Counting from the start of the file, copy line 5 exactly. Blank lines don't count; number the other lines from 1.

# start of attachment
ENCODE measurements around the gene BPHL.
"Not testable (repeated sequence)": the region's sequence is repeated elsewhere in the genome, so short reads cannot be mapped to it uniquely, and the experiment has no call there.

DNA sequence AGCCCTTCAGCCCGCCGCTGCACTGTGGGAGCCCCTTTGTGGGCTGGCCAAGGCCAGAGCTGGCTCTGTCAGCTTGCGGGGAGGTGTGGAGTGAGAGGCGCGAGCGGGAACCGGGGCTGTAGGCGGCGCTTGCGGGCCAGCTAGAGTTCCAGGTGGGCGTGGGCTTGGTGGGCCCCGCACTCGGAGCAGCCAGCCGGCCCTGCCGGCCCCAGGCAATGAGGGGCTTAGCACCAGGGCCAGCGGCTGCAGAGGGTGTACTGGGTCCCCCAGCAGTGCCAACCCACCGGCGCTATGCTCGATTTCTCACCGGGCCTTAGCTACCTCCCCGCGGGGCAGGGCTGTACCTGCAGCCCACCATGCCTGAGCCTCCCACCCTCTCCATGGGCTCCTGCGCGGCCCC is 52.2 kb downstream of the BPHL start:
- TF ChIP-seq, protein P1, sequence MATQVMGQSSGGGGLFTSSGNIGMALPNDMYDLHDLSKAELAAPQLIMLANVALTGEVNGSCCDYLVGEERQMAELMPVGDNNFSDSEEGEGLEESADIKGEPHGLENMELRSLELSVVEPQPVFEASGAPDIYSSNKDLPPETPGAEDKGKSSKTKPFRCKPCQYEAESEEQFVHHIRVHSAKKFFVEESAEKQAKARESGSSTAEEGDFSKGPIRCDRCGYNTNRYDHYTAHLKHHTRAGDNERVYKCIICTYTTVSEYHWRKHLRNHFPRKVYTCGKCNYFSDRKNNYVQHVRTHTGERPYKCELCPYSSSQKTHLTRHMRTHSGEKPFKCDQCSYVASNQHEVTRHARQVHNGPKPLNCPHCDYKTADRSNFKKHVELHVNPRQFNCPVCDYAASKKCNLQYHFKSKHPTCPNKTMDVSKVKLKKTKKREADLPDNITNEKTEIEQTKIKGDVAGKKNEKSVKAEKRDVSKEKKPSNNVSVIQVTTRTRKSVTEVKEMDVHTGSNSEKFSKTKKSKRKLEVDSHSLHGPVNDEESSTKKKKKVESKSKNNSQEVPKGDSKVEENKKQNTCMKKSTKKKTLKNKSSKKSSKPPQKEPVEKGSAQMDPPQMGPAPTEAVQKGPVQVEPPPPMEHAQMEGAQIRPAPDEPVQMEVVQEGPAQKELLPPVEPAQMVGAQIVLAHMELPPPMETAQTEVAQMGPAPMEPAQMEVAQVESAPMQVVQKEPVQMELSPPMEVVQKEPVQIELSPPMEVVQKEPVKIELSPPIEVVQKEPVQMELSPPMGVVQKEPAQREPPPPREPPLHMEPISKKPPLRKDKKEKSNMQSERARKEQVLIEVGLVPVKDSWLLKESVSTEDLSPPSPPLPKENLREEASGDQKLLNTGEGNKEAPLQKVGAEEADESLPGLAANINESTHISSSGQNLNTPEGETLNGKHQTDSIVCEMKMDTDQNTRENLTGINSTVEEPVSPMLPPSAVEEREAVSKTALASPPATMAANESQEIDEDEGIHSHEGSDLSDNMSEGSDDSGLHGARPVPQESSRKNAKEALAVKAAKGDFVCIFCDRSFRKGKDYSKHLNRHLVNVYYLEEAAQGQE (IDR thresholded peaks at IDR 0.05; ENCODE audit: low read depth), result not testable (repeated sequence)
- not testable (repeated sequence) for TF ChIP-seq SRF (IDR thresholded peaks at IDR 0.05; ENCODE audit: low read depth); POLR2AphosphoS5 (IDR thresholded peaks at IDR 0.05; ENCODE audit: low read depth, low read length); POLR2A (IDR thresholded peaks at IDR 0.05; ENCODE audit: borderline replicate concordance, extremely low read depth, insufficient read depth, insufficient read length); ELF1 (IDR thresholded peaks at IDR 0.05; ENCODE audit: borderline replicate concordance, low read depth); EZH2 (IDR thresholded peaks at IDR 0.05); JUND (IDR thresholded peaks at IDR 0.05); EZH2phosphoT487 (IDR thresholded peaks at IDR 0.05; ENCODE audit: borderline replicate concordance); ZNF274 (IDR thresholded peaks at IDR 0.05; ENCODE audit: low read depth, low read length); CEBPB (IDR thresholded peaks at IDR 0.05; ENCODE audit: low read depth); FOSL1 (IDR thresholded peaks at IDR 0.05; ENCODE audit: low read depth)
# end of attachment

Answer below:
- not testable (repeated sequence) for TF ChIP-seq SRF (IDR thresholded peaks at IDR 0.05; ENCODE audit: low read depth); POLR2AphosphoS5 (IDR thresholded peaks at IDR 0.05; ENCODE audit: low read depth, low read length); POLR2A (IDR thresholded peaks at IDR 0.05; ENCODE audit: borderline replicate concordance, extremely low read depth, insufficient read depth, insufficient read length); ELF1 (IDR thresholded peaks at IDR 0.05; ENCODE audit: borderline replicate concordance, low read depth); EZH2 (IDR thresholded peaks at IDR 0.05); JUND (IDR thresholded peaks at IDR 0.05); EZH2phosphoT487 (IDR thresholded peaks at IDR 0.05; ENCODE audit: borderline replicate concordance); ZNF274 (IDR thresholded peaks at IDR 0.05; ENCODE audit: low read depth, low read length); CEBPB (IDR thresholded peaks at IDR 0.05; ENCODE audit: low read depth); FOSL1 (IDR thresholded peaks at IDR 0.05; ENCODE audit: low read depth)